KANSAS OFFICIALS FAILED TO INFORM RESIDENTS OF WELL WATER CONTAMINATION
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By Michelle Moore
The Kansas Department of Health and Environment (KDHE) failed to inform nearby residents of a groundwater contamination that affected over 200 homes in two Wichita-area neighbourhoods.
On August 25 2011, KDHE discovered a groundwater contamination at the Kwik Shop at 412 West Grand Avenue in Haysville Kansas. It would not be until July 17, 2017 that homeowners in the area were informed. Some lived less than a mile away.
The former location of American Cleaners dry cleaners tested positive for the dry-cleaning chemical perchloroethylene (PCE). In three groundwater samples the levels surpassed the Environmental Protection Agency's (EPA) maximum contaminant level.
According to KDHE Environmental Health Officer Dr. Farah Ahmed, when consumed dry cleaning chemicals can build up in a person's system and may damage the nervous system, liver, kidneys and reproductive system.
PCE could also influence mood, memory and vision in long term exposure to low levels. It may also lead to a greater increase in the risk of miscarriages, preterm births, bladder cancer, multiple myeloma, and non-Hodgkin's lymphoma.
When the contamination was found during an expansion of the Kwik Shop in 2011, the owner of the dry cleaner applied to the Dry Cleaning Facility Release Trust Fund to remediate the site.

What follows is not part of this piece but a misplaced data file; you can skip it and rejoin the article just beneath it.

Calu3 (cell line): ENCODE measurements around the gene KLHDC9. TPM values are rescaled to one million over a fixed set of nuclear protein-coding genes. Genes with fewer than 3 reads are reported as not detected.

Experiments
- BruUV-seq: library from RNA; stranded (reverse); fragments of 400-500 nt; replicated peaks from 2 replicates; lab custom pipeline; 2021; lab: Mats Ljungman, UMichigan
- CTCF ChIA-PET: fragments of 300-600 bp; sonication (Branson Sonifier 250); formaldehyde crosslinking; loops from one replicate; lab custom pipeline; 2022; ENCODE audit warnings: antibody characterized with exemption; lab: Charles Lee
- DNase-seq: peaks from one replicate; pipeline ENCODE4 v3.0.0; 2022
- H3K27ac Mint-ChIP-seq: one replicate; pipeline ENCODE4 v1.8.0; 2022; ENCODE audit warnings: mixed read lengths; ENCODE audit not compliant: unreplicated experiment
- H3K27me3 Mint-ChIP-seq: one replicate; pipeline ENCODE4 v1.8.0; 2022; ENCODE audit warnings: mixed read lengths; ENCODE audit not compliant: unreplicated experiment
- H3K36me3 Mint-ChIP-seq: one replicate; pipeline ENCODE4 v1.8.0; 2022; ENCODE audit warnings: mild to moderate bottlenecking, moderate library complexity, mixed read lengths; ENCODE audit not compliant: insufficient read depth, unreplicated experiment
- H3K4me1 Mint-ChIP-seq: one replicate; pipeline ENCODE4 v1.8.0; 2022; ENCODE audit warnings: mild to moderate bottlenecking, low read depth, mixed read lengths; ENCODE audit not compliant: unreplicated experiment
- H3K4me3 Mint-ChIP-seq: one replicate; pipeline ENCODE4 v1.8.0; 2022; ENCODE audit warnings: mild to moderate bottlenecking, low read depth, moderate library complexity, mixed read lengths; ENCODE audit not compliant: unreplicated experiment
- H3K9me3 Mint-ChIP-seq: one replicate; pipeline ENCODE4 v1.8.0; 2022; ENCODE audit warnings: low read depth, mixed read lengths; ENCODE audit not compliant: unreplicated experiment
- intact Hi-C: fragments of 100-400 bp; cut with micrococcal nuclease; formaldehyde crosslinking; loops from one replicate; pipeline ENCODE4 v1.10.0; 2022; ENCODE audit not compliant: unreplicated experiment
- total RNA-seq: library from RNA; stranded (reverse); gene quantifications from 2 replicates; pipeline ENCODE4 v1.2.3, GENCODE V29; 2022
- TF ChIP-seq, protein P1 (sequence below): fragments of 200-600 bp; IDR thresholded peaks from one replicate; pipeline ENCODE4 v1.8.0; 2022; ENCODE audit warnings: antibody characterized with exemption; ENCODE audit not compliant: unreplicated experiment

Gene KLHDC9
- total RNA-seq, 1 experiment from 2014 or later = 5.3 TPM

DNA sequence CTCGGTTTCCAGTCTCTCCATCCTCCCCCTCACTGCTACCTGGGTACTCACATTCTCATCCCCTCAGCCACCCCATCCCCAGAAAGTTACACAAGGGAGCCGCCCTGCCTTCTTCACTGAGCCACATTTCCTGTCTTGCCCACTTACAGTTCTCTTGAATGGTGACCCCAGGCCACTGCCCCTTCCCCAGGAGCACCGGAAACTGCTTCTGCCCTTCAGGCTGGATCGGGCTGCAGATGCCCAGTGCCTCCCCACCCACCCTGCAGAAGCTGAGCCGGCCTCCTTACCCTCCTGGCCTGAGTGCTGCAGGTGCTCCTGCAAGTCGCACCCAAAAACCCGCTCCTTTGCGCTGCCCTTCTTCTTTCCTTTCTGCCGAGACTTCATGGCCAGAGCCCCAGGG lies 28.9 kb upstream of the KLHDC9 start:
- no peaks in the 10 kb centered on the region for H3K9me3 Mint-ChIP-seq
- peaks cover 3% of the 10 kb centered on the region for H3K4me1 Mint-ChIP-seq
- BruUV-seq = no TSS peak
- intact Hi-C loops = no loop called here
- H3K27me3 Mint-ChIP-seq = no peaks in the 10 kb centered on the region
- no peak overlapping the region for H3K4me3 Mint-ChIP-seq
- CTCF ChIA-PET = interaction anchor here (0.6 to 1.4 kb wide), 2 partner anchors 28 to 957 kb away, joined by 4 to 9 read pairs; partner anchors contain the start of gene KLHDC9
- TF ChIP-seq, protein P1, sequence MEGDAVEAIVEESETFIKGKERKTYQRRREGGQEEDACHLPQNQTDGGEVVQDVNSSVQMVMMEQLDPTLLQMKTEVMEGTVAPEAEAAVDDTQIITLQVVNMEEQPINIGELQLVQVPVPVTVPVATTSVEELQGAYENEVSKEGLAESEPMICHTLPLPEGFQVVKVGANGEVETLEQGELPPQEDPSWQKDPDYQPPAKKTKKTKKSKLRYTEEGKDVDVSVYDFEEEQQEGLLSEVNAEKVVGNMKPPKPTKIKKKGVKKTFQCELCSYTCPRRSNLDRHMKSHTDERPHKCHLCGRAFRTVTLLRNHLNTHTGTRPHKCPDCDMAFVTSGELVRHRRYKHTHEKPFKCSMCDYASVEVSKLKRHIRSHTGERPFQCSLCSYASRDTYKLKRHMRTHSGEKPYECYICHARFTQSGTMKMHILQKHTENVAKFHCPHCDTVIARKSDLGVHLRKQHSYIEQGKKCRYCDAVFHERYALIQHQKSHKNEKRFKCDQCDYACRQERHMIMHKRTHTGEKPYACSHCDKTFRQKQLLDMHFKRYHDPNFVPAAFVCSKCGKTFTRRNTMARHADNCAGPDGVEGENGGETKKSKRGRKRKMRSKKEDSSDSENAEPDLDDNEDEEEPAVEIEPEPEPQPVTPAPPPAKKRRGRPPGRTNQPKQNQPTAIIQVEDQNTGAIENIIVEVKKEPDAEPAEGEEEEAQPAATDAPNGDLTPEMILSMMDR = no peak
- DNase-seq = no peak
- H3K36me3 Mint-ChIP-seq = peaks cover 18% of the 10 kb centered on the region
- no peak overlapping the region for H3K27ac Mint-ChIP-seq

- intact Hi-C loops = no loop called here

The Dry Cleaning Facility Release Trust Fund is administered by KDHE's Kansas Dry Cleaning Program to assist the owners of dry cleaners with the cost of remediating a contaminated site, however it is so underfunded that it can often takes years.
The application was accepted on November 29 but was placed in low priority because at that time KDHE believed the groundwater to be flowing south west and away from groundwater wells. But in actuality, it was flowing southwest directly toward them, following Cowskin Creek.
The error was discovered in July 2017 when a resident contacted KDHE to test their well water prior to selling his home. According to KDHE affected residents were notified within 24 hours and provided with bottled water.
Bob Jurgens Director of the KDHE Bureau of Environmental Remediation said in a statement, "since then KDHE has worked with the City of Haysville to install 8.7 miles of water main to where KDHE could give permanent connections to allow a long-term drinking water supply."
Jurgens said out of the 194 homes tested, 4 homes exceeded EPA standards. He said the residents of all homes within the buffer zone were contacted to be offered connection to the City of Haysville main water line which had remained unaffected.
As of August 28 2018, 209 of the 211 homes in the buffer zone have been connected to the municipal water supply. The remaining two were not connected because of foreclosure or access issues.
KDHE considers the emergency response complete, but while residents in the affected zone now have clean drinking water, the groundwater remains contaminated. KDHE says they are currently developing a remediation plan to address it.
Is Kansas Dry Cleaning Facility Release Trust Fund up to the task?
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